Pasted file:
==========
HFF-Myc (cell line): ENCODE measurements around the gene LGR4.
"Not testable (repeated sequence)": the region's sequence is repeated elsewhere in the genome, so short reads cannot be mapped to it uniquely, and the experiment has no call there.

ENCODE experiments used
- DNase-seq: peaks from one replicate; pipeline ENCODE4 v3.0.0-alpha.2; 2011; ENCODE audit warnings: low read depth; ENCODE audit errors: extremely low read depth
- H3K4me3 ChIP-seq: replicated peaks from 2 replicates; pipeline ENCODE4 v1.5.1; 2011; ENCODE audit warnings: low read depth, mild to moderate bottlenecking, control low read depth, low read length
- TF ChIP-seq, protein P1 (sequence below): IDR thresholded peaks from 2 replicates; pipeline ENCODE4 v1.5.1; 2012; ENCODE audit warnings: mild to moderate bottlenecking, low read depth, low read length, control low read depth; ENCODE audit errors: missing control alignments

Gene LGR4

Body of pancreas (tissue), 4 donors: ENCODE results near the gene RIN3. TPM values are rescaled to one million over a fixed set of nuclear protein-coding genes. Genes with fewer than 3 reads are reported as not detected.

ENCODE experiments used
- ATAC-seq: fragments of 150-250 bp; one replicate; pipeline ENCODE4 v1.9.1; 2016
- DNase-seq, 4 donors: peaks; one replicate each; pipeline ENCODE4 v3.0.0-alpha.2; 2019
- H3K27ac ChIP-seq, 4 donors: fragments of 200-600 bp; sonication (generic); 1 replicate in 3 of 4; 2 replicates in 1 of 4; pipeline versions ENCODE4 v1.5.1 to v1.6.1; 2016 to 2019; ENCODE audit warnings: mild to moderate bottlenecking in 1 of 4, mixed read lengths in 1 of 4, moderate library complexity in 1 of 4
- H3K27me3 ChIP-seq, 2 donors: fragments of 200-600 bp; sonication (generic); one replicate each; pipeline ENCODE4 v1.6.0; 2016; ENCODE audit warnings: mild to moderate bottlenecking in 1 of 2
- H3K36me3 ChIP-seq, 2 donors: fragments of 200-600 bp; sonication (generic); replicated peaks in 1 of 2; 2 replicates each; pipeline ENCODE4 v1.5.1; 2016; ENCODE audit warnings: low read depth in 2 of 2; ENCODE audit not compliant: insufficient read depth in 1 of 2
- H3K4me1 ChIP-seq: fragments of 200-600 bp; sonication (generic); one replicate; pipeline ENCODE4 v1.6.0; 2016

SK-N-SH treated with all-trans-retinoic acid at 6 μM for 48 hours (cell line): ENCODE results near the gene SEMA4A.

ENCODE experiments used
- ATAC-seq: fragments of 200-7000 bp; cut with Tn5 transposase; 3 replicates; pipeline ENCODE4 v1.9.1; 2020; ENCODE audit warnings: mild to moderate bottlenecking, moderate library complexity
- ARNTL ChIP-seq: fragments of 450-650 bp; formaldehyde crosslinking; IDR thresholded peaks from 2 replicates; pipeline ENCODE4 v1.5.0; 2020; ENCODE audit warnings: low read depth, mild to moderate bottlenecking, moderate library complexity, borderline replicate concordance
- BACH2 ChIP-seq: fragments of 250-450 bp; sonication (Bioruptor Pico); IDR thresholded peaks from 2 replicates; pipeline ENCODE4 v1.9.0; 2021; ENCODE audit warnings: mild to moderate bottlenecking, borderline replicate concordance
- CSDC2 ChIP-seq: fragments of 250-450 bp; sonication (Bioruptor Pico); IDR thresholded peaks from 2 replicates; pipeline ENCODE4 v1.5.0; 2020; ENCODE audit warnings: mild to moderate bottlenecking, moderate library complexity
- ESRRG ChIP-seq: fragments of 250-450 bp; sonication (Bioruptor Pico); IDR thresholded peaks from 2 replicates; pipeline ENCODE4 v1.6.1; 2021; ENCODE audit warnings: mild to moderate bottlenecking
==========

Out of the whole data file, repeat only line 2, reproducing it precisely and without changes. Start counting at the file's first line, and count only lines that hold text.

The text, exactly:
"Not testable (repeated sequence)": the region's sequence is repeated elsewhere in the genome, so short reads cannot be mapped to it uniquely, and the experiment has no call there.